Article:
Jamie Manson is certainly one of the best journalistic observers of LGBT issues in the Catholic Church. Her award-winning column in The National Catholic Reporter, in which she comments on a variety of church issues, often carries insightful perceptions on LGBT matters that elude other commenters’ grasps.
Manson has been a somewhat lone voice in the wilderness, suggesting to Catholics and others that Pope Francis’ gestures and statements are not as hope-filled as most headlines proclaim. In her latest column, “LGBTQ people need justice, not mercy, from Pope Francis,” Manson asserts that the pope should be acting for justice concerning LGBTQ people, not simply offering mercy, which to her ears sounds like the pope is implying that LGBTQ people are sinners.
Manson’s column is worth reading in its entirety, and you can find it by clicking here. Particularly strong is her conclusion:
“We need an institutional church that has the courage to admit that all people, regardless of sexual orientation, relationship status, or gender identity, have the same potential for goodness, wholeness and a sacramental life. Until that day comes, we will not achieve true dignity and full equality in our church.”
Regular readers of this blog will know that we, like Manson, have often pointed out that Pope Francis needs to be clearer about what he means when he discusses outreach, encounter, and accompaniment of LGBT people. We’ve suggested, as she does, that justice needs to be added into the equation of outreach. Simple friendly gestures do not suffice.
Where I differ slightly from Manson is in regard to the need for mercy. Mercy is a key ingredient in renewing the Church’s approach to LGBT issues. Unlike Manson, I don’t view Pope Francis’ call to mercy as primarily a call to forgive people who are perceived as sinners. Instead, I understand mercy as an attitude of humility to which all people are called in their encounters with others–especially those who are different or marginalized. Being merciful means walking humbly.
Such humility can help to change the Church’s attitude about sexuality and LGBT issues by helping people realize that the persons they have perceived primarily as sinners are in fact full human beings endowed with dignity and equality.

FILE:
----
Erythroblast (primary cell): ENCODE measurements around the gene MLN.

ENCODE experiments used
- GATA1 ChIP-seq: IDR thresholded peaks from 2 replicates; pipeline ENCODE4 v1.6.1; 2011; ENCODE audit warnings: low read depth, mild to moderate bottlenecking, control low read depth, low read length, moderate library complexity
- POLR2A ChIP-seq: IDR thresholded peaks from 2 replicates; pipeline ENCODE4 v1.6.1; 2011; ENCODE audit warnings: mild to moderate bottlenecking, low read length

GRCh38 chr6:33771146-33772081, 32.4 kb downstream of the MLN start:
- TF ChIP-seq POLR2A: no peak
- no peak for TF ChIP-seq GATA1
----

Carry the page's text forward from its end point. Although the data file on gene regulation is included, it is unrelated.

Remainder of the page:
The discussion of the need for both justice and mercy are so important that New Ways Ministry has adopted these two virtues as the title and theme of our Eighth National Symposium on LGBT Issues and Catholicism, which we are announcing today.
Every five years, New Ways Ministry sponsors a national gathering of Catholic leaders, ministers, and other interested people to discuss the state of LGBT issues in the Catholic Church. Since our last meeting in Baltimore in 2012, much has changed in the Catholic discussion–primarily due to the exit of Pope Benedict XVI and the arrival of Pope Francis’ new (though somewhat still ambiguous) approach to LGBT issues.
So, on the weekend of April 28-30, 2017, in Chicago, Illinois, New Ways Ministry will host its Eighth National Symposium entitled, “Justice and Mercy Shall Kiss: LGBT Catholics in the Era of Pope Francis.” Symposium speakers and participants will be exploring how these two powerful concepts interact, and how they are both needed for further progress in the Church on LGBT issues. (Please note the date: the symposium is NOT happening in 2016.)
Please mark your calendars now for this important event. We already have some top-notch speakers lined up, and we are in the process of finalizing the schedule.
We will be updating blog readers about the Symposium in the months to come. The best way not to miss any details is to provide us with contact information for updates. If you would like to receive information about the Symposium once materials are ready, please send a request, along with your contact information, to: info@NewWaysMinistry.org.
For Bondings 2.0 readers, during the Symposium, we will be having a small informal gathering of blog readers, commenters, and contributors. If you attend, you’ll have the opportunity to meet in person some of the people with whom you’ve been conversing electronically!
I hope that many of you can attend. Stay tuned for more details in the coming months!
–Francis DeBernardo, New Ways Ministry